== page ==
When we first moved in, I joked to Trevor about wanting the house to be a place where we could “survive a Zombie Apocalypse.”
Please don’t let there be any zombies!
To read the story of our move to Tett House from the beginning click here.
As much as we wanted to move in after most of the big repairs had been completed, our new life at Tett House could only begin after a massive clean up had taken place. For the better part of two months, we bounced around between a truly awful AirBnB rental, and both our parents’ homes. We tried to stay upbeat.
Several years of vacancy and neglect are not kind to a home that is 130+ years old, and the necessary but invasive upgrades had left Tett House in pretty rough shape.
The vandalized well problem had pushed our renovation timeline back by nearly eight weeks. We had to move out of our old place long before everything was completed, which meant all of our stuff was in the house while the messiest work was being conducted. Not only was every surface coated in drywall dust, and splatters of insulation and patching compound, but so was every bin, every box, every piece of exposed furniture.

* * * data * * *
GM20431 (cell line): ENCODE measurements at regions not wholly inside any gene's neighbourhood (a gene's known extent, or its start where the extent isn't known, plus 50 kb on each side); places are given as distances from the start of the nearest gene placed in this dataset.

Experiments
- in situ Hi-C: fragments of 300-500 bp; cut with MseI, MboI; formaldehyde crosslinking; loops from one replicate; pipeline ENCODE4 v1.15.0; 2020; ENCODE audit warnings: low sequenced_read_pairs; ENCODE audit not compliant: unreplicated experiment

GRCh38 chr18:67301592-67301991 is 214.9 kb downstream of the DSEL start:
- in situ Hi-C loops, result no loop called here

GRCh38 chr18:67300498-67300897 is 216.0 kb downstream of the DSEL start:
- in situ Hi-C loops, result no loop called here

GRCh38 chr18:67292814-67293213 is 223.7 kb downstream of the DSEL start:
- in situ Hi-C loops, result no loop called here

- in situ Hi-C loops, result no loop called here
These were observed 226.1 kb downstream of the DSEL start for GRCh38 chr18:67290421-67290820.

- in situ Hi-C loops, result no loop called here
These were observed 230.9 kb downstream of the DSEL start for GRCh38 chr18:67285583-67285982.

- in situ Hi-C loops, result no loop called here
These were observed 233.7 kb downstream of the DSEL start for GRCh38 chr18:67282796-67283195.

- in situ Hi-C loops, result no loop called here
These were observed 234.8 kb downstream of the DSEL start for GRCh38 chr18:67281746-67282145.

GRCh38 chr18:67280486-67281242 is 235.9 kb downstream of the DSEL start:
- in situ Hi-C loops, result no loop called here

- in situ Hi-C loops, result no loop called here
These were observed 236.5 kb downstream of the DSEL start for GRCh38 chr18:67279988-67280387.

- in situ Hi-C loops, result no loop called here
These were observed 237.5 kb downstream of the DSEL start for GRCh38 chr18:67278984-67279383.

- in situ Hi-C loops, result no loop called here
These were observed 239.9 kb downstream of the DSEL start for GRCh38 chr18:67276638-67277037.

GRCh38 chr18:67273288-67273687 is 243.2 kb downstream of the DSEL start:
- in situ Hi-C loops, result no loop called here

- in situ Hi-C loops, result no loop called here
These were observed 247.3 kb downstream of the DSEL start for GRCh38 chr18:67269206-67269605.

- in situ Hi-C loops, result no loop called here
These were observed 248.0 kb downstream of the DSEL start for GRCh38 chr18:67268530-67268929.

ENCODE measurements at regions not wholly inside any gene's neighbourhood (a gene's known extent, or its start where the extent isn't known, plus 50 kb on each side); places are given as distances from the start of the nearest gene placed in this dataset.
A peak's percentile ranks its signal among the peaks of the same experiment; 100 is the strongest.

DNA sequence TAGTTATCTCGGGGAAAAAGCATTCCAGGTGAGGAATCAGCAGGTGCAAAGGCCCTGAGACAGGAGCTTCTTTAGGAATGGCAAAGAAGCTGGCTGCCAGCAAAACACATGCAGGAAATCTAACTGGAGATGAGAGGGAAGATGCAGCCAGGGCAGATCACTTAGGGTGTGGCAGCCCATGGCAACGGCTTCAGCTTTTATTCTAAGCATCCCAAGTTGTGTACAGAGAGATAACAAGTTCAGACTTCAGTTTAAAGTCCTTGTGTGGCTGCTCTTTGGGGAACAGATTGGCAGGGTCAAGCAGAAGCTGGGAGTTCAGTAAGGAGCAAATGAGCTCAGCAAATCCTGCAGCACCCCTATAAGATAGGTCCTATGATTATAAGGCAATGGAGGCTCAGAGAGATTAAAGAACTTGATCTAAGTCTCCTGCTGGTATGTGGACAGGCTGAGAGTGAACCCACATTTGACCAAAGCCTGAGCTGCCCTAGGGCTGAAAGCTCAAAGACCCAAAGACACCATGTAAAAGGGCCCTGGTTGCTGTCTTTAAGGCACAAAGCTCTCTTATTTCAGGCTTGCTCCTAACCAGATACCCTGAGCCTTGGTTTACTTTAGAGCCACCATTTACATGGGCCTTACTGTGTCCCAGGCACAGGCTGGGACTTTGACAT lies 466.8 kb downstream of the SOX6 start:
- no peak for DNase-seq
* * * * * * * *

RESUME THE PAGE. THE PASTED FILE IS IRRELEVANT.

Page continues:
For example… this is what the front hall looked like when we bought the house: a little worn, a little dusty, but what old house can’t use a little polishing?
This is what the front hall looked like after plumbing and electrical upgrades, insulating, drywalling, painting, and about a dozen tradespeople working in and out of the house at any given time… plus random storage of our belongings, because we couldn’t move in on time.
It was a daunting task, but so much of our journey up to this point had been daunting that all we could do was roll up our sleeves and get at it. This was us on Day 1.
Every available space was piled high with boxes and furniture. All had initially been organized neatly according to room, but necessity required our contractors to push them out of the way or relocate them based on wherever they were working at the time.
Upstairs Hall and Landing:
I think it’s safe to say we were exhausted before we even began. The warm and stately house we’d fallen in love with was unrecognizable in all the chaos.